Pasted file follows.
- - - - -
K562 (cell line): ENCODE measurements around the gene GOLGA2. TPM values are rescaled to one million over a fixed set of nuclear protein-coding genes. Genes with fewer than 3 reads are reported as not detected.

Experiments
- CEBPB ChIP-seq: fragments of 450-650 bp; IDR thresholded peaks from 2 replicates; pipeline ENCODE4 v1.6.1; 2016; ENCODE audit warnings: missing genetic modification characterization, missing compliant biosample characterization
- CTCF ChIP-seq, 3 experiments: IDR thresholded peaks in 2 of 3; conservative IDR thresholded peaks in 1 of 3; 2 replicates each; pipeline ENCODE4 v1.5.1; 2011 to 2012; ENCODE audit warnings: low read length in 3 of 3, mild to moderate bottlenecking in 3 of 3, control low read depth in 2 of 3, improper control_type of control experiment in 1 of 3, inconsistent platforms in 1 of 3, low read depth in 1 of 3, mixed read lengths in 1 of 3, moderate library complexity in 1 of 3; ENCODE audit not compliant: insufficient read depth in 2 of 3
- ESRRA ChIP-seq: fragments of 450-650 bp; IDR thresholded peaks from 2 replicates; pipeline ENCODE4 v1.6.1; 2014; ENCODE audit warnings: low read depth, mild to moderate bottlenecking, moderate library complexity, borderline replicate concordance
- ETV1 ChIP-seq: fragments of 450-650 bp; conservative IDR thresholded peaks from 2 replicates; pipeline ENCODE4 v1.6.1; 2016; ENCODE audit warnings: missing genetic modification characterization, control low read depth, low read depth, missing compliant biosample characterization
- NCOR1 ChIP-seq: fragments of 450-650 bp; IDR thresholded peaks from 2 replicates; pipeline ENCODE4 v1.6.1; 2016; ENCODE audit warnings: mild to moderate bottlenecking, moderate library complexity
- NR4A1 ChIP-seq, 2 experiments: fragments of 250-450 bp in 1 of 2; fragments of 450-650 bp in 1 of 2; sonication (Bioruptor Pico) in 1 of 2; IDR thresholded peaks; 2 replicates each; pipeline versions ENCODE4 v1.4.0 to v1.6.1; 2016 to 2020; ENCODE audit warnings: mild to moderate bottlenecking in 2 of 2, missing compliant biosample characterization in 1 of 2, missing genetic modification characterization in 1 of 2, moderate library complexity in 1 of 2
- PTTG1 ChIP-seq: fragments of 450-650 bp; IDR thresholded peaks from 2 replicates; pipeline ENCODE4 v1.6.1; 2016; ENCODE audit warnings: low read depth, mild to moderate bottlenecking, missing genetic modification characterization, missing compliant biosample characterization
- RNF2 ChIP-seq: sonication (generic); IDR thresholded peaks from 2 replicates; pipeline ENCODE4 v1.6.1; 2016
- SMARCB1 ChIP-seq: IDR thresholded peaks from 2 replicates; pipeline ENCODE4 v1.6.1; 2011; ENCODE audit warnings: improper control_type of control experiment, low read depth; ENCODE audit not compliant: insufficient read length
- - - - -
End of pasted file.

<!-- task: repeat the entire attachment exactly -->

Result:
K562 (cell line): ENCODE measurements around the gene GOLGA2. TPM values are rescaled to one million over a fixed set of nuclear protein-coding genes. Genes with fewer than 3 reads are reported as not detected.

Experiments
- CEBPB ChIP-seq: fragments of 450-650 bp; IDR thresholded peaks from 2 replicates; pipeline ENCODE4 v1.6.1; 2016; ENCODE audit warnings: missing genetic modification characterization, missing compliant biosample characterization
- CTCF ChIP-seq, 3 experiments: IDR thresholded peaks in 2 of 3; conservative IDR thresholded peaks in 1 of 3; 2 replicates each; pipeline ENCODE4 v1.5.1; 2011 to 2012; ENCODE audit warnings: low read length in 3 of 3, mild to moderate bottlenecking in 3 of 3, control low read depth in 2 of 3, improper control_type of control experiment in 1 of 3, inconsistent platforms in 1 of 3, low read depth in 1 of 3, mixed read lengths in 1 of 3, moderate library complexity in 1 of 3; ENCODE audit not compliant: insufficient read depth in 2 of 3
- ESRRA ChIP-seq: fragments of 450-650 bp; IDR thresholded peaks from 2 replicates; pipeline ENCODE4 v1.6.1; 2014; ENCODE audit warnings: low read depth, mild to moderate bottlenecking, moderate library complexity, borderline replicate concordance
- ETV1 ChIP-seq: fragments of 450-650 bp; conservative IDR thresholded peaks from 2 replicates; pipeline ENCODE4 v1.6.1; 2016; ENCODE audit warnings: missing genetic modification characterization, control low read depth, low read depth, missing compliant biosample characterization
- NCOR1 ChIP-seq: fragments of 450-650 bp; IDR thresholded peaks from 2 replicates; pipeline ENCODE4 v1.6.1; 2016; ENCODE audit warnings: mild to moderate bottlenecking, moderate library complexity
- NR4A1 ChIP-seq, 2 experiments: fragments of 250-450 bp in 1 of 2; fragments of 450-650 bp in 1 of 2; sonication (Bioruptor Pico) in 1 of 2; IDR thresholded peaks; 2 replicates each; pipeline versions ENCODE4 v1.4.0 to v1.6.1; 2016 to 2020; ENCODE audit warnings: mild to moderate bottlenecking in 2 of 2, missing compliant biosample characterization in 1 of 2, missing genetic modification characterization in 1 of 2, moderate library complexity in 1 of 2
- PTTG1 ChIP-seq: fragments of 450-650 bp; IDR thresholded peaks from 2 replicates; pipeline ENCODE4 v1.6.1; 2016; ENCODE audit warnings: low read depth, mild to moderate bottlenecking, missing genetic modification characterization, missing compliant biosample characterization
- RNF2 ChIP-seq: sonication (generic); IDR thresholded peaks from 2 replicates; pipeline ENCODE4 v1.6.1; 2016
- SMARCB1 ChIP-seq: IDR thresholded peaks from 2 replicates; pipeline ENCODE4 v1.6.1; 2011; ENCODE audit warnings: improper control_type of control experiment, low read depth; ENCODE audit not compliant: insufficient read length